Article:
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Article #213 (376 is last):
>Newsgroups: freenet.sci.comp.atari.news
From: aa400@cleveland.Freenet.Edu (Phillip M. Chow)
Subject: A Peek at the new STe _ by Derek Mihocka  / 0390AR
Date: Mon Mar 26 03:31:25 1990


A peek at the new STe    What to expect from the latest Atari
             by Derek Mihocka

   What can I say? I like it, I like it!  This is the first
significant upgrade to the Atari ST line since the inroduc-
tion of of Mega ST more than two years ago, and it has several
new bells and whistles.  The only drawbacks about the machine
right now is that there is no software yet available to make
use of the new features, and when such software does appear
it will be incompatible with other models of the ST.
   At a street price of $899 in Canadian dollars, or less than
$800 in U.S. dollars, the STe is almost as cheap as a regular
ST.  The price around Christmas time was even lower!  However,
there are a few bugs with the computer that still have to be
dealt with, and at the time this article is being written
(mid-February) the STe is still not available to the general
public in the U.S.
   The machine I bought is the 1040STe.  It is almost identical
in appearance to a 1040STfm, except for three changes.  There
are two extra joystick ports on te left of the keyboard which
also support paddles and light pens, two RCA audio jacks in the
rear of te machine and a tiny letter E on the logo in place of
the letters FM.  Unfortunately, the original joystick/mouse
ports are still buried underneath the keyboard and are hard to
reach.
   Some of the new features include a 4096 color display, hard-
ware supported fine scrolling, stereo digitized sound, a built-
in blitter chip, plug-in memory modules, 6 joystick ports, an
RF-modulator, and a new version of TOS.  Screen resolution, disk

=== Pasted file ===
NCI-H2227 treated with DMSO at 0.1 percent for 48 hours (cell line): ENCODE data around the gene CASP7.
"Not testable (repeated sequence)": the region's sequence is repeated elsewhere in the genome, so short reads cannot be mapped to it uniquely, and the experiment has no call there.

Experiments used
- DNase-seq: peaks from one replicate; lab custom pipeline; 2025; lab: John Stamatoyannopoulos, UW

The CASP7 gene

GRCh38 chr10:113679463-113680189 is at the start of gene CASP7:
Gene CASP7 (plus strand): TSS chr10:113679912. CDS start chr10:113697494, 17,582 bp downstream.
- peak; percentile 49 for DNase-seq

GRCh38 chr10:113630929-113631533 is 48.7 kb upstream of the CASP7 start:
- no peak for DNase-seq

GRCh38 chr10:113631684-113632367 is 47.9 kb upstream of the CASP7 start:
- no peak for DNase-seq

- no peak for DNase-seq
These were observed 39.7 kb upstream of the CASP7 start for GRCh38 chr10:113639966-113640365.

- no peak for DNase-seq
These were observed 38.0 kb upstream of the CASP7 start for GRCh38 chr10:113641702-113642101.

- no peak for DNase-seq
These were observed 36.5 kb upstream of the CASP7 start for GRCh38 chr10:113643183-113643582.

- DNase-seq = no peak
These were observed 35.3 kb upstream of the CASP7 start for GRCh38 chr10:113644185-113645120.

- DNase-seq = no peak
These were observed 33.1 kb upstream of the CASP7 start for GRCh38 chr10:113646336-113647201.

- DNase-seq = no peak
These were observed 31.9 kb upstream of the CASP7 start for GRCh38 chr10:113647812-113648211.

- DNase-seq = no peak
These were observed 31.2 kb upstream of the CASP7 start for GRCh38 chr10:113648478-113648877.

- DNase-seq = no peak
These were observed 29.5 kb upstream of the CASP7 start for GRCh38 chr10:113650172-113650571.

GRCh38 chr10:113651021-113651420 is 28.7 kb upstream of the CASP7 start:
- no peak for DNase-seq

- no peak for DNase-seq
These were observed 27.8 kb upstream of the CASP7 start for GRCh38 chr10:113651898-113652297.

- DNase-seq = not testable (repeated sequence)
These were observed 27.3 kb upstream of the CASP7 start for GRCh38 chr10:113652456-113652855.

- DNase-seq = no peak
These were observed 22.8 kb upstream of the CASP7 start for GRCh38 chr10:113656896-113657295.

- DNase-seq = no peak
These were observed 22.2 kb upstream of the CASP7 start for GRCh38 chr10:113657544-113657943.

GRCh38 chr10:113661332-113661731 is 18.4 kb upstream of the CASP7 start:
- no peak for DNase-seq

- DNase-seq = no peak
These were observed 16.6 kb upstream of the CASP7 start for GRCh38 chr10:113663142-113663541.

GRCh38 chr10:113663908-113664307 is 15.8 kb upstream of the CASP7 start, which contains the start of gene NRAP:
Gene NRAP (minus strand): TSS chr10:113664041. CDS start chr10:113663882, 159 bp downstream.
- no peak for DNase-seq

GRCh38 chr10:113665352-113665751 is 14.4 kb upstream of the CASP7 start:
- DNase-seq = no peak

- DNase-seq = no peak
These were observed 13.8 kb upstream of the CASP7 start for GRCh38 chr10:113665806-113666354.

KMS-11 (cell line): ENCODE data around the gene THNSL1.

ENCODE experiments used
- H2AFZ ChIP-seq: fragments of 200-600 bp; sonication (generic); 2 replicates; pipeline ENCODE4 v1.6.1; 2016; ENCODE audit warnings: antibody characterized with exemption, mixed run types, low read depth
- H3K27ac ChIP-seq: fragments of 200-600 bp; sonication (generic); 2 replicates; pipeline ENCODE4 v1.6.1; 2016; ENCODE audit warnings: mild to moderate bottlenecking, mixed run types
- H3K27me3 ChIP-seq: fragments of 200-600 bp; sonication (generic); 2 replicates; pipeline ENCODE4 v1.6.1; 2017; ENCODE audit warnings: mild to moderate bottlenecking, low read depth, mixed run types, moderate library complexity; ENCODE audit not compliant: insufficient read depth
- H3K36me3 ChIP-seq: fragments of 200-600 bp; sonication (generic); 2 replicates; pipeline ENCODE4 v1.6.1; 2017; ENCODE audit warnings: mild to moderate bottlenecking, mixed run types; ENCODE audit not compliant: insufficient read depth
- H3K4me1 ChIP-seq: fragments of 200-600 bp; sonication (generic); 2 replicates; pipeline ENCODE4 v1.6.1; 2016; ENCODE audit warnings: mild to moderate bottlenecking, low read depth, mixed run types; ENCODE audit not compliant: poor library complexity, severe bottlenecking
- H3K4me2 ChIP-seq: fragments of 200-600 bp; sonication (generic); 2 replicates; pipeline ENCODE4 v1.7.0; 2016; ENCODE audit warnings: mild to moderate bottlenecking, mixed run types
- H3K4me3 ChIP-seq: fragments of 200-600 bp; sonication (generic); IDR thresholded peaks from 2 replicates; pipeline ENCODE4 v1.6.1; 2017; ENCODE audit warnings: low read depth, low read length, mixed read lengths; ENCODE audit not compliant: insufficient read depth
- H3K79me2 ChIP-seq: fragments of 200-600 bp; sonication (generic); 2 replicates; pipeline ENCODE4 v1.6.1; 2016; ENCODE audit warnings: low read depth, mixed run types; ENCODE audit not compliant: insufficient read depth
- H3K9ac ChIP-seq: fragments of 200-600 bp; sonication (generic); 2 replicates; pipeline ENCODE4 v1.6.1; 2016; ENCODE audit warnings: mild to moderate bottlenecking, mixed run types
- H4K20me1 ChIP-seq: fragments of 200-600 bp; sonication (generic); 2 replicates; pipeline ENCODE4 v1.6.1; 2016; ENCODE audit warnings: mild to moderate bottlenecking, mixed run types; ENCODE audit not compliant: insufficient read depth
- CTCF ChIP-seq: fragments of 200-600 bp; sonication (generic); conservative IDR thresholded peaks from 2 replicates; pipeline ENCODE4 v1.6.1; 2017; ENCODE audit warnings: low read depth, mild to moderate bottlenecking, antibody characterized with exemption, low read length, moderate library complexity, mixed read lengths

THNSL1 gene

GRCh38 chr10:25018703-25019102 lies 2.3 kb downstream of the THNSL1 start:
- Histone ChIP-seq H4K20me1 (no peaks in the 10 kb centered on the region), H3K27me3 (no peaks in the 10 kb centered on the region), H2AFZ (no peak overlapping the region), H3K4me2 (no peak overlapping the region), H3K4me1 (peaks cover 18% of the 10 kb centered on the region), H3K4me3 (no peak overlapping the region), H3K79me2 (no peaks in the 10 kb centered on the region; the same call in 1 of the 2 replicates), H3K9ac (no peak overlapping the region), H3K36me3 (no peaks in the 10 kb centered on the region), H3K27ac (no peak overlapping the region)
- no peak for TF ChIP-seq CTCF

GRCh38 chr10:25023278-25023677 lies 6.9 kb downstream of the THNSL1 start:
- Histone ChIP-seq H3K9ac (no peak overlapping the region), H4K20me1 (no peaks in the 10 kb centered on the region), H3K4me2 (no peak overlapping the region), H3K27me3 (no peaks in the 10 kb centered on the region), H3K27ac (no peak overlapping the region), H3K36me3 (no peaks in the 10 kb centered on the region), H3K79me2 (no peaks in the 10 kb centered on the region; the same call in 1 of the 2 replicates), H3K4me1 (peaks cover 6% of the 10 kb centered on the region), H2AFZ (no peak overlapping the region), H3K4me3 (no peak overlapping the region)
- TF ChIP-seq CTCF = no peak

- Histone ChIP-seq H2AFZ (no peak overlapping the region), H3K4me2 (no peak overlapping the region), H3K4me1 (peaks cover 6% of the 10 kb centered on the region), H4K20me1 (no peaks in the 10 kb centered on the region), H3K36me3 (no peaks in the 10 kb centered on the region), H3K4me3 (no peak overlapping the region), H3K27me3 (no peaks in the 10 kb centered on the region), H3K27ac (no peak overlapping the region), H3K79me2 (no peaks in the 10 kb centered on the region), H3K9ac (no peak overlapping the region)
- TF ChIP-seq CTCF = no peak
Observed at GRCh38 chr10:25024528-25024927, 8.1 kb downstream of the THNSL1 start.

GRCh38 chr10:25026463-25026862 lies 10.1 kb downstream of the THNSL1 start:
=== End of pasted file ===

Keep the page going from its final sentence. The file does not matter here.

capacity, and CPU speed remain unchanged.  The computer is com-
patible with most, but not all, software currently available for
the Atari ST and Mega ST computers.

       The Hardware
   So far, I have had the chance to rip apart two STes.  Both
were identical in every way, including some small patches to 
the circuit board.  When I flipped my machine over, I was sur-
prised to find that there were no approval stickers on the back.
My 520STfm for example, has an FCC ID number along with the usual
"Certified to comply with..." text, and also a UL logo.  My 
1040ST, which doesn't seem to have FCC approval, has a CSA
(Canada Standards Association) label.  The 1040STe, which is la-
beled on the back as "1040STE US" has neither.  This could explain
why the machine is not yet available in the US, but it does not
explain how it is available in Canada without CSA approval.
   Internally, the changes are numerous.  There is now a blitter
chip, a new version of TOS (1.6), SIMMs (Single Inline Memory
Modules) instead of standard memory chips, 1 Megabit EPROMs instead
of 256kbit ROM chips, a lack of sockets and some new chip packages
including a 68000 which now comes in a square 68 pin package.  More
on that later.
   Most users who wish to upgrade their memory will appreciate the
use of SIMMs, a small plug-in memory module that replaces the
previously used soldered memory chips.  This makes it extremely
easy to add or remove memory from a machine.
   When the top cover and keyboard are removed from the computer,
it revelas a slightly modified shield.  There is a panel between
the power supply and the disk drive, which when removed, exposes
the SIMMs.  No desoldering or removal of the metal shield is 
required.  My one megabyte machine came with 4 256K SIMMs.  To
upgrade to 4 megabytes, all I have to do is unplug the 4 SIMMs
and plug in 4 1-Megabyte SIMMs.  One dealer quoted me a price
of $150 per SIMM, so a 4 Meg upgrade only costs about $600 
Canadian.  And since the SIMMs are plug-in, any user can easily
upgrade their ram in about 5 minutes.  When the metal shield is